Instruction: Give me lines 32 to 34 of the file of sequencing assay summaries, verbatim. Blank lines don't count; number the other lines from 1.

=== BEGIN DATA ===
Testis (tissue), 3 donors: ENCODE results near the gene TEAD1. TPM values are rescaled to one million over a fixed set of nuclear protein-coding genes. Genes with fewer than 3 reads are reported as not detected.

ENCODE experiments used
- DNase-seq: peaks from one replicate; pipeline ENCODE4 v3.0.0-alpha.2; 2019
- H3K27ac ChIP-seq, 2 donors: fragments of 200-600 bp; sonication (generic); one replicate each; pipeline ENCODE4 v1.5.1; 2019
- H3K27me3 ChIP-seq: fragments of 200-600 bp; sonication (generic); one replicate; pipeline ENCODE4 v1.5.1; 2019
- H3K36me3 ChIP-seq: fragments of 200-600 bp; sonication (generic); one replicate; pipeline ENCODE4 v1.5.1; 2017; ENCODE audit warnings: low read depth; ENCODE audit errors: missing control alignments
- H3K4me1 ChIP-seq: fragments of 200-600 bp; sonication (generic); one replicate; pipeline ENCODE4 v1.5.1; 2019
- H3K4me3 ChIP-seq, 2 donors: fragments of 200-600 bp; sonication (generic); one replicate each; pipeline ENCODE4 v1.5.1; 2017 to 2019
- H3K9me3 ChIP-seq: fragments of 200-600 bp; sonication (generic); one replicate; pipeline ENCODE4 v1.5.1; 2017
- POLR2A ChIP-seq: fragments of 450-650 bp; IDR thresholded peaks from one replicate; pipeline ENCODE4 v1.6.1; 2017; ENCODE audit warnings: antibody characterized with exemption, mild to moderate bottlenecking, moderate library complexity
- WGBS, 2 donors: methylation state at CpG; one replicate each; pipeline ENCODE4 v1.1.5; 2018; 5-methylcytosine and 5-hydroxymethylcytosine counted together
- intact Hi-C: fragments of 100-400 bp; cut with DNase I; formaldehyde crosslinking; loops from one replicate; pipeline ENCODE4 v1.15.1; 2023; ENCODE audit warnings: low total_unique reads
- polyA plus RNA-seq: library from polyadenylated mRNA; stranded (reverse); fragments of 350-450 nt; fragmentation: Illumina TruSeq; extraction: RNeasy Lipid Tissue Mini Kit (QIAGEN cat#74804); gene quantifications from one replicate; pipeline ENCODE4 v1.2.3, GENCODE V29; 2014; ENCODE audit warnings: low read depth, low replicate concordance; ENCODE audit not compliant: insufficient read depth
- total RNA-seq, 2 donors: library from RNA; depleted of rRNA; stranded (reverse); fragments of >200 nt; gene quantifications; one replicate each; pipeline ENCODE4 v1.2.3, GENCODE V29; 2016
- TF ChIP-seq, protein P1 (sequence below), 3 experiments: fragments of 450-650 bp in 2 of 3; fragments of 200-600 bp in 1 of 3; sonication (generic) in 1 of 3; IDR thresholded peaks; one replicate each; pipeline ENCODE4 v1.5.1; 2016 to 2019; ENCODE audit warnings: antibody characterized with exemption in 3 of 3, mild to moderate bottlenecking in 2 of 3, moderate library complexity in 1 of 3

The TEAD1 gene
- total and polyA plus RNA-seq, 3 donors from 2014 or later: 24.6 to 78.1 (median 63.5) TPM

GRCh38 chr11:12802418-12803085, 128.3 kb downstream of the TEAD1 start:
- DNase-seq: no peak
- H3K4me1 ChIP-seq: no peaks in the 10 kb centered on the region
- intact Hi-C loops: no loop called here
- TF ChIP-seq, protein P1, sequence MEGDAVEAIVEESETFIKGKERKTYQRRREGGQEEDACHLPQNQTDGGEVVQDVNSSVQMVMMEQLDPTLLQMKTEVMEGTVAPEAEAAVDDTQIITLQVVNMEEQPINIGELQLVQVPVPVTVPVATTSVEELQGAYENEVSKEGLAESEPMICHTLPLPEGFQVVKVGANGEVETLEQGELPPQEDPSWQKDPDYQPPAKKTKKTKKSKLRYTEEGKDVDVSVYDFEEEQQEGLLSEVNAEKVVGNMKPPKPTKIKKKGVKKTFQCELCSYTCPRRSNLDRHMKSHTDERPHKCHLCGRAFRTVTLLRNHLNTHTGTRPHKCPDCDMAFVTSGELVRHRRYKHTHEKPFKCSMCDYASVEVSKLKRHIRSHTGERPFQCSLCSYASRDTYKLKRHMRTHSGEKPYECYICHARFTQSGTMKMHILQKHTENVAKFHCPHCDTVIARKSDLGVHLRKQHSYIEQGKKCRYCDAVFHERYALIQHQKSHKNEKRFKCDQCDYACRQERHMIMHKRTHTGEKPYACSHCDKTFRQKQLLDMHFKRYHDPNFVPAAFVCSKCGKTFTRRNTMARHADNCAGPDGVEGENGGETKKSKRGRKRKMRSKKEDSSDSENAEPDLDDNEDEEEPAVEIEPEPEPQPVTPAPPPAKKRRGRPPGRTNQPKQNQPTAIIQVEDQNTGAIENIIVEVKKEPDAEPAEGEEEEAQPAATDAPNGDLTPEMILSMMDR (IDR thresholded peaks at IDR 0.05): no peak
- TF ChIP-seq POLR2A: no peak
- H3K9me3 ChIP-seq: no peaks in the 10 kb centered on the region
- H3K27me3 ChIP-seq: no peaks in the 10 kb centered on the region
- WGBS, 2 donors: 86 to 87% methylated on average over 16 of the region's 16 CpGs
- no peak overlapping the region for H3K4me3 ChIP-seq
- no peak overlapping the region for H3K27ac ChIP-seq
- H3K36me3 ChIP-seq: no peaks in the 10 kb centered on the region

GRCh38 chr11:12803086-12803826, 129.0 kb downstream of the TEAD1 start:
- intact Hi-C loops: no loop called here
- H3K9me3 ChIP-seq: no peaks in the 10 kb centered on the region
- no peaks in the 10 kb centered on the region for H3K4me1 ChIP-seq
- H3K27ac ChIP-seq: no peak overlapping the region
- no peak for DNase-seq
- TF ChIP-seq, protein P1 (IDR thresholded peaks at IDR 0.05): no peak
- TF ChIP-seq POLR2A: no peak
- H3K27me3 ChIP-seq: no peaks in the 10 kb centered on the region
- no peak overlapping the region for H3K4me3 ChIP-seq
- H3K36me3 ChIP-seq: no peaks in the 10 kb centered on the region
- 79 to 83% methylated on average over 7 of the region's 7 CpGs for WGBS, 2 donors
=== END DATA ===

- H3K9me3 ChIP-seq: no peaks in the 10 kb centered on the region
- no peaks in the 10 kb centered on the region for H3K4me1 ChIP-seq
- H3K27ac ChIP-seq: no peak overlapping the region